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"Yet give one kiss to your mother dear!

Alas, my child, I sinn'd for thee.”

"O mother, mother, mother,” she said, "So strange it seems to me.

Yet here's a kiss for my mother dear,
My mother dear, if this be so,
And lay your hand upon my head,
And bless me, mother, ere I go."

She clad herself in a russet gown,
She was no longer Lady Clare :
She went by dale, and she went by down,
With a single rose in her hair.

Down stept Lord Ronald from his tower: "O Lady Clare, you shame your worth! Why come you drest like a village maid,

That are the flower of the earth ?"

"If I come drest like a village maid,

I am but as my fortunes are:

I am a beggar born," she said,

"And not the Lady Clare."

"Play me no tricks," said Lord Ronald, "For I am yours in word and in deed. Play me no tricks," said Lord Ronald,

"Your riddle is hard to read."

O and proudly stood she up!

Her heart within her did not fail :

She look'd into Lord Ronald's eyes,

And told him all her nurse's tale.

He laugh'd a laugh of merry scorn:

He turn'd, and kiss'd her where she stood:


you are not the heiress born,

And I," said he, "the next in blood

"If you are not the heiress born,

And I," said he, "the lawful heir, We two will wed to-morrow morn,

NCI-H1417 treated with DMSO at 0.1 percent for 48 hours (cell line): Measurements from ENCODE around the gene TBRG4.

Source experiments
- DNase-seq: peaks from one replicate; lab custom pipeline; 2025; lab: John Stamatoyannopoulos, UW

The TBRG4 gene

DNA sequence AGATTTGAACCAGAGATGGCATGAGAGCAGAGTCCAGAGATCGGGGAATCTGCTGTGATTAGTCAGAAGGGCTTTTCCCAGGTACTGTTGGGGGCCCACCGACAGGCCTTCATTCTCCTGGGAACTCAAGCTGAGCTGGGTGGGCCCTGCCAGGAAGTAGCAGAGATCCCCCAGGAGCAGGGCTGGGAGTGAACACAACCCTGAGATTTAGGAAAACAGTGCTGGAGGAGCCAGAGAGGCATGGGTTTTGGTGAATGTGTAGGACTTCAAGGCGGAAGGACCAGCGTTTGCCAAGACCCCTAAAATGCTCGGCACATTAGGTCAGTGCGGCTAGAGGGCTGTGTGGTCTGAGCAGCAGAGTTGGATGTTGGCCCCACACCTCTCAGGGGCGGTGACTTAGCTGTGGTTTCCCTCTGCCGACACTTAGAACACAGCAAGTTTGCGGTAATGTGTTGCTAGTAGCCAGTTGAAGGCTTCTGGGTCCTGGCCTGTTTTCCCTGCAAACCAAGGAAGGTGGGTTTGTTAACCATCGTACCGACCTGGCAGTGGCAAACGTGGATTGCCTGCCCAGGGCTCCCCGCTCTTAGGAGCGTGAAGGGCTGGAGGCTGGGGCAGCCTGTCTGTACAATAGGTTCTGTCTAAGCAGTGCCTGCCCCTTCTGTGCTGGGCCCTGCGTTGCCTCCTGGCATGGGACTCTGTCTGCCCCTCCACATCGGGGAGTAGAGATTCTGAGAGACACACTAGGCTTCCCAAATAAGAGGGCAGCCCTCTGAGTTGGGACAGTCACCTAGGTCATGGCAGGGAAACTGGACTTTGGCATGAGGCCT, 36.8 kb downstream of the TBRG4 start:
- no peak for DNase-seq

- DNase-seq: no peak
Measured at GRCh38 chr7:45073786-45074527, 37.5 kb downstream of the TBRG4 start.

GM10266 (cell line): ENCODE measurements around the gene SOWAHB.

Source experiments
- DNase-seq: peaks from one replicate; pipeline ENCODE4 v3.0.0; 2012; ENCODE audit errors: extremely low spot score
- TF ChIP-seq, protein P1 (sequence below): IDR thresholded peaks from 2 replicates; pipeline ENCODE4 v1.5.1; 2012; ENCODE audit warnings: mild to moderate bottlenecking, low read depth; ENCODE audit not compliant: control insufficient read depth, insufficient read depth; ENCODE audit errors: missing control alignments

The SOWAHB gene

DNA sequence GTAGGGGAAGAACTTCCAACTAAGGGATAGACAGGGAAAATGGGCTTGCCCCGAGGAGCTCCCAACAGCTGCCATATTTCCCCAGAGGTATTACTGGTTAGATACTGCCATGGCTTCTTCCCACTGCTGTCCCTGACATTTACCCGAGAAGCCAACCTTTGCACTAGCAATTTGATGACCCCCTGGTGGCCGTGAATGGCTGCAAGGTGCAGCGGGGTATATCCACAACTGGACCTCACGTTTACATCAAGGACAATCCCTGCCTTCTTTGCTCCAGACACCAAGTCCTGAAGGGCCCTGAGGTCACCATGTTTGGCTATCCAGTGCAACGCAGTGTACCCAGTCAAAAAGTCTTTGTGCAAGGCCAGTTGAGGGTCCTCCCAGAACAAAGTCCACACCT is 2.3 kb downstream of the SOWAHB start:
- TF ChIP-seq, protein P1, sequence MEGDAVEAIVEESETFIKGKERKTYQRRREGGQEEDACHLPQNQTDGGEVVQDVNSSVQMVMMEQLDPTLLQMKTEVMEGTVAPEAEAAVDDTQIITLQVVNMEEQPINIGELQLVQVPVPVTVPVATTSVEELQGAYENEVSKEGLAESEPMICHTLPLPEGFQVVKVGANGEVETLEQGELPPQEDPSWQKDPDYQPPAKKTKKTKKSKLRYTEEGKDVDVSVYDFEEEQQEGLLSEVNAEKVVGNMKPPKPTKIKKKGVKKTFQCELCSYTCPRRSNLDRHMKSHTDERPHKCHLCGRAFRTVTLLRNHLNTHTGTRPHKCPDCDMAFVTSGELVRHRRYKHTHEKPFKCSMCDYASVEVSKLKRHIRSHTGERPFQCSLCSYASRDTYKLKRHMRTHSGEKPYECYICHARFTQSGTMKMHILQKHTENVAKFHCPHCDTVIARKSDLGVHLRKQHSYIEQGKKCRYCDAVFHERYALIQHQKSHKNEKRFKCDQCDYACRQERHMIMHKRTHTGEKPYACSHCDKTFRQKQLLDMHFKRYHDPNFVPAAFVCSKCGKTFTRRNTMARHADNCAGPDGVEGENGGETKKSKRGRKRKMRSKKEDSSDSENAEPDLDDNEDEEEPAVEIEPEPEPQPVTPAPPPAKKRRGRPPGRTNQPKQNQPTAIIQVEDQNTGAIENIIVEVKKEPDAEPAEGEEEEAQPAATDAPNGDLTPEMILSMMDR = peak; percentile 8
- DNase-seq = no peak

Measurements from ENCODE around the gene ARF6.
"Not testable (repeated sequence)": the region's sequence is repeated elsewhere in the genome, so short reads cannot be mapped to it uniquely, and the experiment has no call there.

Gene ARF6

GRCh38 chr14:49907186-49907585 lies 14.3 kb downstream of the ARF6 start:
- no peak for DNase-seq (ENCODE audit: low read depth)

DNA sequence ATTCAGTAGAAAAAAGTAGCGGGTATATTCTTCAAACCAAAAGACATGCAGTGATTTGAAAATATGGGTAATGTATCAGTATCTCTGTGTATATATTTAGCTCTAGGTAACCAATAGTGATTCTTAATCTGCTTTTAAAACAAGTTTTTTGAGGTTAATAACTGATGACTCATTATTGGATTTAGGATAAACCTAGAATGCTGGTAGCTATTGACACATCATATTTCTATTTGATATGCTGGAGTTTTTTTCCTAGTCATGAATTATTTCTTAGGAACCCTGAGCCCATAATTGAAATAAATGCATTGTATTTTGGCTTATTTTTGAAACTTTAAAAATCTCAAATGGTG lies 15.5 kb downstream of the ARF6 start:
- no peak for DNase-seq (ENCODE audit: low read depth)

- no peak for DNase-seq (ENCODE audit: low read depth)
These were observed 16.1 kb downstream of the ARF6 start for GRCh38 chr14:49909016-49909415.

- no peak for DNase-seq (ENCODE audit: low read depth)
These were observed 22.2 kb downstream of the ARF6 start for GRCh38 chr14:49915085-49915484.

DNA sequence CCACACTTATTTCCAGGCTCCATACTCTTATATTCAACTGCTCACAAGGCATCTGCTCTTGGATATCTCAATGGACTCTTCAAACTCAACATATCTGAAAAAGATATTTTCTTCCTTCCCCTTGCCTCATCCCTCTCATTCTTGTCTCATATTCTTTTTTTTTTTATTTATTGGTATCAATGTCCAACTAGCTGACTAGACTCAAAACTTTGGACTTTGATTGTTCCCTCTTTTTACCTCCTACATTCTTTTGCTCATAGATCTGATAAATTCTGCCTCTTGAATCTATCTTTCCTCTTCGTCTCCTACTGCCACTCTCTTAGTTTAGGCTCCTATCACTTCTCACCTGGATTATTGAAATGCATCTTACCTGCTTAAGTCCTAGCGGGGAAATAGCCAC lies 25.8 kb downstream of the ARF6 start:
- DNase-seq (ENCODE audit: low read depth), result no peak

And you shall still be Lady Clare."


In her ear he whispers gaily,
" If my heart by signs can tell,
Maiden, I have watch'd thee daily,
And I think thou lov'st me well."

She replies, in accents fainter,

"There is none I love like thee."

He is but a landscape-painter,
And a village maiden she.
He to lips, that fondly falter,

Presses his without reproof;

Leads her to the village altar,

And they leave her father's roof.

"I can make no marriage present;

Little can I give my wife.

Love will make our cottage pleasant,

And I love thee more than life."

They by parks and lodges going

See the lordly castles stand:

Summer woods, about them blowing,

Made a murmur in the land.

From deep thought himself he rouses, Says to her that loves him well, "Let us see these handsome houses

Where the wealthy nobles dwell."

So she goes by him attended,

Hears him lovingly converse,
Sees whatever fair and splendid
Lay betwixt his home and hers;
Parks with oak and chestnut shady,
Parks and order'd gardens great,

Ancient homes of lord and lady,

Built for pleasure and for state.

All he shows her makes him dearer :

Evermore she seems to gaze

On that cottage growing nearer,

Where they twain will spend their days.

O but she will love him truly!

He shall have a cheerful home;

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